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    As you can see in the corner of the ad (and the fact that Alex Mack is there kinda gives it away, too), the Noggle Goggles (or to give them their proper name, ChromaDepth) were part of a tie-in with Nickelodeon and a special week of shows with segments in 3-D. I seem to recall it working very well- but then again, I think they only did animated shows, so maybe it only works on animation. Either way, much better than that ColorCode stuff NBC used during the Super Bowl this year. (It might work on live-action, though- Googling "Noggle Goggles" to find out the proper name of the brand led me to an outdated version of ChromaDepth's site reading "Want to see Batman and Robin in 3-D? Well, now you can!" I think even with an added dimension it would still be disappointing.)

    It's strange, but there actually WAS a time where Rosie O'Donnell was respected, back when she had her own talk show and was often referred to in the press as "The Queen of Nice." It was Rosie in particular who helped boost sales of Tickle Me Elmo and turn it into the must-buy Christmas toy of 1996. How she eventually evolved into a loudmouth who blogs in beatnik poetry, I have no idea.

    I was obsessed with the pachycepholosaurus as a kid after seeing an animatronic one in an exibit about dinosaurs. Something about its head endeared itself to me- besides the thick skull mentioned on the other side of the missing subscription card, its skin had a series of lumps around the edge of the top of its head leading up to the top of its thick-skulled head. I called them "Lumpy" for some reason.

    I once heard someone say that two items do not make a list- and looking at some of these lists, I'm inclined to agree. But then again, they shouldn't really be lists in the first place, because it's an either-or decision- you can either channel-surf or watch a single show. You can either sit in the back of a car or the front (while dreaming of the day you can finally sit in the driver's seat). Kids may have more choices in many things in 2009 than they did in 1997, but some things are eternal. As this issue proves, pop culture isn't one of them.
     
  7. TomatoSpud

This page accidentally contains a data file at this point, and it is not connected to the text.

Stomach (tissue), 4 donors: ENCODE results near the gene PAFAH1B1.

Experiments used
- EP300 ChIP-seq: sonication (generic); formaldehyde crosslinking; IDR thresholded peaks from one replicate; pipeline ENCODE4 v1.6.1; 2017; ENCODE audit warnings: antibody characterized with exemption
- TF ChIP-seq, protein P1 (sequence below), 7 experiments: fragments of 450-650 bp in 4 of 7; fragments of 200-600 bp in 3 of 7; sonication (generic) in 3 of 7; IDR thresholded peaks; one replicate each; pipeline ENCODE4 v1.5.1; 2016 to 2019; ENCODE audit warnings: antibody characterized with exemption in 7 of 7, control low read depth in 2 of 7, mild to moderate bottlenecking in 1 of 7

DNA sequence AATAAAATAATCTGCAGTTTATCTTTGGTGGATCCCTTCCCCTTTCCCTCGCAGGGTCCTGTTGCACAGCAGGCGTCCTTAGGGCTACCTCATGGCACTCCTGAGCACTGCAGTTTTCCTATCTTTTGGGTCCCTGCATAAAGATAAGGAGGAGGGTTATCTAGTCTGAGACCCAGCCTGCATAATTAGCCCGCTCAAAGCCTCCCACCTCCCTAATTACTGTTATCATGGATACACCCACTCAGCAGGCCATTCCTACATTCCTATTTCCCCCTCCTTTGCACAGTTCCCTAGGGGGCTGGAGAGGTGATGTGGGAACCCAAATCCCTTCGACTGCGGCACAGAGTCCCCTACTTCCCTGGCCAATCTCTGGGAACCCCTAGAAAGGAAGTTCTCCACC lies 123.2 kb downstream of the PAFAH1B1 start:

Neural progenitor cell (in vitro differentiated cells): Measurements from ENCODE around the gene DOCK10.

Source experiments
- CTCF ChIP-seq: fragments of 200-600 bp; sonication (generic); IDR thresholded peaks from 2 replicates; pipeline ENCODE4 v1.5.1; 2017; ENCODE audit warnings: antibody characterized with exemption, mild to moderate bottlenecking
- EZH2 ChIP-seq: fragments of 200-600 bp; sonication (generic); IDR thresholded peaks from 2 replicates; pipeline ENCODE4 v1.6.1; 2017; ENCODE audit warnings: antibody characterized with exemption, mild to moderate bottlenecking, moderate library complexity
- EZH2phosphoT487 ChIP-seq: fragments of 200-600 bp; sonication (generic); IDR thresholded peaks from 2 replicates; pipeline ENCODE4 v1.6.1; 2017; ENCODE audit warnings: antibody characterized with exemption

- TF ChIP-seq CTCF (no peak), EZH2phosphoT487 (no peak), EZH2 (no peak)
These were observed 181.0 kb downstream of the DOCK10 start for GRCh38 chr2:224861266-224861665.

TomatoSpud Resistance is futile

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    I wonder if any of those websites are still up. I'd love to check out that Tokyo one.
     
  8. J. B. Warner

    J. B. Warner Increasing my wordiness

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    I just got a bunch of issues from late 1997, and I have a few things to say about October, so here we go!

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    There's a neat feature on the Hello page this month where they finally tell you the whole process that goes into these "celebrity and Disney toon" covers. Good timing, too, 'cause after April 1998 (Matt LeBlanc and Buzz Lightyear), we never saw this cover format again.

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    Look, I don't care how much nacho flavor you cram into a bag of Chee-tos, it is impossible to make twig-shaped corn chips "awesome".

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    "You slammed her! You dunked her donut! You gave her dog a Snausage! YOU STUFFED HER LIKE A THANKSGIVING TURKEY!"
    Fun for the whole family.

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    It's October, so here's the fall preview for the 1997-1998 TV season. Which, judging by some of the shows in here, was one of the most mediocre seasons in TV history. This being Disney Adventures and all, we get four whole pages dedicated to the return of "The Wonderful World of Disney" to ABC. I never watched TWWOD, as I like to call it, but I still saw every lame made-for-TV movie mentioned in this article - the Disney Channel aired the heck out of them in the late '90s and early '00s.